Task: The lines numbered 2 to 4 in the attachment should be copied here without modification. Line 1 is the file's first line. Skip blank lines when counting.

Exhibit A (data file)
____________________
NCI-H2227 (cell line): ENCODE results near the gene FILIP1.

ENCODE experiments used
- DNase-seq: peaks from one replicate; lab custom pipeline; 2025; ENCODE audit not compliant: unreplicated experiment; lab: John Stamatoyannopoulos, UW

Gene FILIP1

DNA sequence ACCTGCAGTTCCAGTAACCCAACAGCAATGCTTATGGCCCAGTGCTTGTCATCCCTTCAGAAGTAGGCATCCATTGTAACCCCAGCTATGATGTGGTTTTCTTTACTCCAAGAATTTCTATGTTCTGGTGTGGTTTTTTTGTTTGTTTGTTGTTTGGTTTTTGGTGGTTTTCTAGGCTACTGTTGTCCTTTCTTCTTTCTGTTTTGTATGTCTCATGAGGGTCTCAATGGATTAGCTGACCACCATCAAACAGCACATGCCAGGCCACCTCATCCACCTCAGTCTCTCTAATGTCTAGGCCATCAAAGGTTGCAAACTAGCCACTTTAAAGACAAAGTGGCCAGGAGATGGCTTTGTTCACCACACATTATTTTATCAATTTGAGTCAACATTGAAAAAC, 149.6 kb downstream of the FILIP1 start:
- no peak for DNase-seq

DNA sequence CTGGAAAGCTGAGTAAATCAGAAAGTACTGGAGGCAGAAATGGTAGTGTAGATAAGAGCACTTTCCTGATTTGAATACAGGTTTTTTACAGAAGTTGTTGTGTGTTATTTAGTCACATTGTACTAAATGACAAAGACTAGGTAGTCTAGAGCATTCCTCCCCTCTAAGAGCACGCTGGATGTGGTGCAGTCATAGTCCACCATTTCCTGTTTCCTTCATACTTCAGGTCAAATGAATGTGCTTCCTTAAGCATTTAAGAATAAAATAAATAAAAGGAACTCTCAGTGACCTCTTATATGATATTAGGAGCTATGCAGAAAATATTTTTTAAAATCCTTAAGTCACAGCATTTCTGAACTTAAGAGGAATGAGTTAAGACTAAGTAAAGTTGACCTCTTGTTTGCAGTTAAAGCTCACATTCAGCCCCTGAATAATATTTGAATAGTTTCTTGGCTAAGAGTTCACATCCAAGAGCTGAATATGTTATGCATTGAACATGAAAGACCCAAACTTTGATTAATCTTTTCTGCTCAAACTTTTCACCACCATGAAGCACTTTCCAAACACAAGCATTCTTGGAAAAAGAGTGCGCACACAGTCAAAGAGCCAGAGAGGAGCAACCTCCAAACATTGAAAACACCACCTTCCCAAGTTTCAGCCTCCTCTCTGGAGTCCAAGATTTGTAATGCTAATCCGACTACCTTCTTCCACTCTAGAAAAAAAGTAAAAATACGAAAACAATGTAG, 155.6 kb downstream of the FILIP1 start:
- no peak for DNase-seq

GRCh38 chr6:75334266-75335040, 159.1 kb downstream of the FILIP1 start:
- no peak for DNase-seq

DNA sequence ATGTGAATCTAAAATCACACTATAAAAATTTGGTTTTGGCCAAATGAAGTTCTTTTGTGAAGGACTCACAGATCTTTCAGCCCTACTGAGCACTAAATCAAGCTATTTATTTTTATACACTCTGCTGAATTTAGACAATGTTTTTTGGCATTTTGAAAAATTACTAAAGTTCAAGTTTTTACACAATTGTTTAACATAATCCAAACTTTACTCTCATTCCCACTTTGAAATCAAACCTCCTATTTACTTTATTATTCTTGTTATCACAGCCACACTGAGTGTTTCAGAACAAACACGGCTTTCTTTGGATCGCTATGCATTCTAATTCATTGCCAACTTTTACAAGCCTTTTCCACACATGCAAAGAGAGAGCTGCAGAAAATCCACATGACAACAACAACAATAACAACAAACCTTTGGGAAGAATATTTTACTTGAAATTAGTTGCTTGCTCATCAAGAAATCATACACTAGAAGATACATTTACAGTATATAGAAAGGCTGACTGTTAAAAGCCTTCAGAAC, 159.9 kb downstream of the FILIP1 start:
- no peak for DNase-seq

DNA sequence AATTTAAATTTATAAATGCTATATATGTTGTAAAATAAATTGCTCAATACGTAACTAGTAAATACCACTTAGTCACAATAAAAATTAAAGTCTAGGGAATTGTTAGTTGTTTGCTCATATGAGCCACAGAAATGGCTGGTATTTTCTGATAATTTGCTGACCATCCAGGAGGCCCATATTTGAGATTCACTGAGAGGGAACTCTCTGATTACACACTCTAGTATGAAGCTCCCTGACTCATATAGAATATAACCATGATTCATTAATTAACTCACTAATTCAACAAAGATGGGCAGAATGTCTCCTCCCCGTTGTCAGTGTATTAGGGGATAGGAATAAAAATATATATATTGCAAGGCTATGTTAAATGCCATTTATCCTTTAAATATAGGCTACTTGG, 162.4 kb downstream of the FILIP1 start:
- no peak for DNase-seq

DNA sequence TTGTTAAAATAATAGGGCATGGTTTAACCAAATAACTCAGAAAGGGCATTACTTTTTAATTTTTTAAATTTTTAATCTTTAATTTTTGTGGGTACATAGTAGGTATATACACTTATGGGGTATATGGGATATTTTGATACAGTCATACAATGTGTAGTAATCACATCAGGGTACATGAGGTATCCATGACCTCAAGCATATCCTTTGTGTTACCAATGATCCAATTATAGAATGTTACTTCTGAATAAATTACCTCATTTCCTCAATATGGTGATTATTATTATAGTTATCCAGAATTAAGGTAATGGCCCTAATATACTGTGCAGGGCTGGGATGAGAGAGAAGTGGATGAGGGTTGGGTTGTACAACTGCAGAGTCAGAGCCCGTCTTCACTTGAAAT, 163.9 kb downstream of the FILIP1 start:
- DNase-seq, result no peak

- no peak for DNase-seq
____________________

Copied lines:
ENCODE experiments used
- DNase-seq: peaks from one replicate; lab custom pipeline; 2025; ENCODE audit not compliant: unreplicated experiment; lab: John Stamatoyannopoulos, UW

Gene FILIP1